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2003 Pavie-Macquin, St-Emilion

SKU #1021282 95 points Robert Parker's Wine Advocate

 From a cool terroir on clay and limestone soils (the perfect scenario for producing great wine in 2003), the 2003 Pavie Macquin is composed of 84% Merlot, 14% Cabernet Franc and 2% Cabernet Sauvignon, and achieved 13.8% natural alcohol. Full-bodied, young and vigorous, the wine exhibits a dense blue/black color to the rim along with a stunning nose of asphalt, truffle, blackberry, cassis, lead pencil shavings and forest floor. The super-complex aromatics are followed by an opulent, majestic 2003 with a finish that lasts nearly 45 seconds. One of the superstars of the vintage, it should continue to drink well for 10-15+ years. Bravo! (RP)  (8/2014)

93 points Stephen Tanzer's International Wine Cellar

 Dark ruby-red. Sexy aromas of ripe blackberry, blueberry pie, woodsmoke, vanilla and flinty minerals. Then big, rich and suave in the mouth, with concentrated flavors of ripe dark and red cherry, blackcurrant, truffle and cocoa. The long finish features a licorice quality and smooth tannins. The cool limestone soils of Pavie Macquin really came through in the furnace-like conditions of 2003: although this is undoubtedly a very opulent, mouthfilling wine, it is also amazingly refined and suave for the year--anything but over the top. (ID)  (3/2014)

92 points Wine Spectator

 Shows admirable freshness for the vintage, with light floral, cedar and tea aromas, followed by fine-grained structure that lets the plum and cherry fruit glide through. Delivers a mulled spice echo through the finish. (JM, Web-2018)

Jancis Robinson

 Another ribena wine on the nose (ie intensely sweet blackcurrant) but more interesting on the palate and fruit is well sustained. Rich and firm and good concentration. Rounded and very right bank. (JH)  (1/2008)

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Price: $109.99
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Cabernet Sauvignon and Blends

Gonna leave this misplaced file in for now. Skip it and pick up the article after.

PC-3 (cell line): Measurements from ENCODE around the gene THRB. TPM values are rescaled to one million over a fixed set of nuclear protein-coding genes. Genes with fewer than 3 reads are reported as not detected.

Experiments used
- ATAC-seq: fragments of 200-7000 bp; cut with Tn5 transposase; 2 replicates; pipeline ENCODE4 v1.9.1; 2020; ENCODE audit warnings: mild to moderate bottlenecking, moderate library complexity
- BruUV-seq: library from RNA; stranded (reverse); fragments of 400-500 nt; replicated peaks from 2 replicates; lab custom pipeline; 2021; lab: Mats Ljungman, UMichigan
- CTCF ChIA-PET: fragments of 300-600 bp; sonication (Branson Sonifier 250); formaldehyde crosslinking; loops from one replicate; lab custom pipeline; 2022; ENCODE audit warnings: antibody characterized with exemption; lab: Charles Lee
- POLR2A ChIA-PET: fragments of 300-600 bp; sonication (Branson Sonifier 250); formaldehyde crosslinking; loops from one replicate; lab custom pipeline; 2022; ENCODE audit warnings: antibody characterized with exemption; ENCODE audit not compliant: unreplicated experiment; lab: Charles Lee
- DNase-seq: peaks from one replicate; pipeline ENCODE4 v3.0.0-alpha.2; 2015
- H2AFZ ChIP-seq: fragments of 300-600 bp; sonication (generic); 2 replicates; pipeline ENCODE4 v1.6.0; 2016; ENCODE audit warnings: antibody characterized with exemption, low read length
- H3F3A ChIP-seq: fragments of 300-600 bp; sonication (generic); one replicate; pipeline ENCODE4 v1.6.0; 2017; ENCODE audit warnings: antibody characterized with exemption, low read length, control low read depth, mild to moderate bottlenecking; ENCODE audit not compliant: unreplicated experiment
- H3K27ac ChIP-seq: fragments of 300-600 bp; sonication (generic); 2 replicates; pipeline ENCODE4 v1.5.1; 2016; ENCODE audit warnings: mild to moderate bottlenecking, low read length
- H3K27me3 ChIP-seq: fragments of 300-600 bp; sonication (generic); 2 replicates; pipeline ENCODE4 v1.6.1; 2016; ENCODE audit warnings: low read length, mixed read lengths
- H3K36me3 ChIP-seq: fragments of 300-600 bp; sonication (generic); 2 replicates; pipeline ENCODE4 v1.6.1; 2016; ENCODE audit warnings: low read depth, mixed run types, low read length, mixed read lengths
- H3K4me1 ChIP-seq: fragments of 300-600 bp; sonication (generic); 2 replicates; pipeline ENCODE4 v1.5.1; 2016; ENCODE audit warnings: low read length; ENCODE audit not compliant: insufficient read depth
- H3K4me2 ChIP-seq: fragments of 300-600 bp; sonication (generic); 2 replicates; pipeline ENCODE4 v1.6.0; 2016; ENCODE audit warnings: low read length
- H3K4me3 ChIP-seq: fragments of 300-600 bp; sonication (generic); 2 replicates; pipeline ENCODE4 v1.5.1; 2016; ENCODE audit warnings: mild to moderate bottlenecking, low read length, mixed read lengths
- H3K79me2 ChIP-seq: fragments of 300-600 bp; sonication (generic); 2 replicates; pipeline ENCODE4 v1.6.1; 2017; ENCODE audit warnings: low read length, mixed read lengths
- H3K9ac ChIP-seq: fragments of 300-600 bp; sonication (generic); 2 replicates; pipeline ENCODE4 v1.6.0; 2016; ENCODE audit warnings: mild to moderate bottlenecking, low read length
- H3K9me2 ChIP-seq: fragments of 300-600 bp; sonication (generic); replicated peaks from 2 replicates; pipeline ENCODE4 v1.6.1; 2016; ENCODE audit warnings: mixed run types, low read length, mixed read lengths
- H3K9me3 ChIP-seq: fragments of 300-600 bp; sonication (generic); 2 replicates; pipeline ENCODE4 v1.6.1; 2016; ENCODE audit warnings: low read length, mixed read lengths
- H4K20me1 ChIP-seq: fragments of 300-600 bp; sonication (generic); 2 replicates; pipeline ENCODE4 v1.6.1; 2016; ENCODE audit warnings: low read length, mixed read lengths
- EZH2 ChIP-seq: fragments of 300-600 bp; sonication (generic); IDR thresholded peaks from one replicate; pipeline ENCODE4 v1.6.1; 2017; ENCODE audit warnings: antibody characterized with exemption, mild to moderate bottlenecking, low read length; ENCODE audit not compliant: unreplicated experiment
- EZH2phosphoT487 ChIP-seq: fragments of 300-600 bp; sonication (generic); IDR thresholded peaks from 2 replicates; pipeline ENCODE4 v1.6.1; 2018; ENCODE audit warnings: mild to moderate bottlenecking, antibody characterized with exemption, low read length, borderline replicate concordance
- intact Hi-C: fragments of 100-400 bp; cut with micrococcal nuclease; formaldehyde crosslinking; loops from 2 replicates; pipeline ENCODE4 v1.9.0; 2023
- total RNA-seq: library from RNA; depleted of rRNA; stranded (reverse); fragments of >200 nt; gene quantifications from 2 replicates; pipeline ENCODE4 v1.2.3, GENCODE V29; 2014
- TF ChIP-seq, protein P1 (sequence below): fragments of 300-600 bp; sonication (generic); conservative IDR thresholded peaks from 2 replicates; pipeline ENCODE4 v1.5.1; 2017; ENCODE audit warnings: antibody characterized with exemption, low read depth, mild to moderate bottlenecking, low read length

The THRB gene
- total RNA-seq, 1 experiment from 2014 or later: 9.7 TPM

- Cabernet Sauvignon has come a long way from its role as a blending varietal, however dominant, in the wines of Bordeaux. Today it is the most planted red varietal in the world. Identified as a descendent of Cabernet Franc and Sauvignon Blanc, the late-ripening Cabernet Sauvignon needs to be planted in warmer climates to fully ripen. Its small berries can easily be identified for their distinctive blue color, thick skins and high tannins. And while the varietal has its own definitive characteristics: green pepper-like aromas and black currant flavors among them, it is perhaps most prized for its ability to convey terroir, vintage and winemaking. A relatively new varietal, Cabernet Sauvignon started making inroads into the wines of the M├ędoc and Graves in the late-18th century. Today it is also dominant in the up-and-coming Entre-Deux-Mers region of Bordeaux and can also be found in Southwest France. It is the companion varietal to Sangiovese in Italy's Super Tuscans and is planted all over Europe, stretching to lesser-known winegrowing regions like Russia and Lebanon. In the Americas Cabernet Sauvignon has found champions in every nook and cranny of California and among winemakers in Washington, where it complements plantings of Merlot. In South America, Cab thrives in Chile, but can also be found in smaller amounts in Argentina and even in Mexico.


- When it comes to wine, France stands alone. No other country can beat it in terms of quality and diversity. And while many of its Region, Bordeaux, Burgundy and Champagne most obviously, produce wine as rare, as sought-after and nearly as expensive as gold, there are just as many obscurities and values to be had from little known appellations throughout the country. To learn everything there is to know about French wine would take a lifetime. To understand and appreciate French wine, one only has to begin tasting them.


Specific Appellation:

Saint Emilion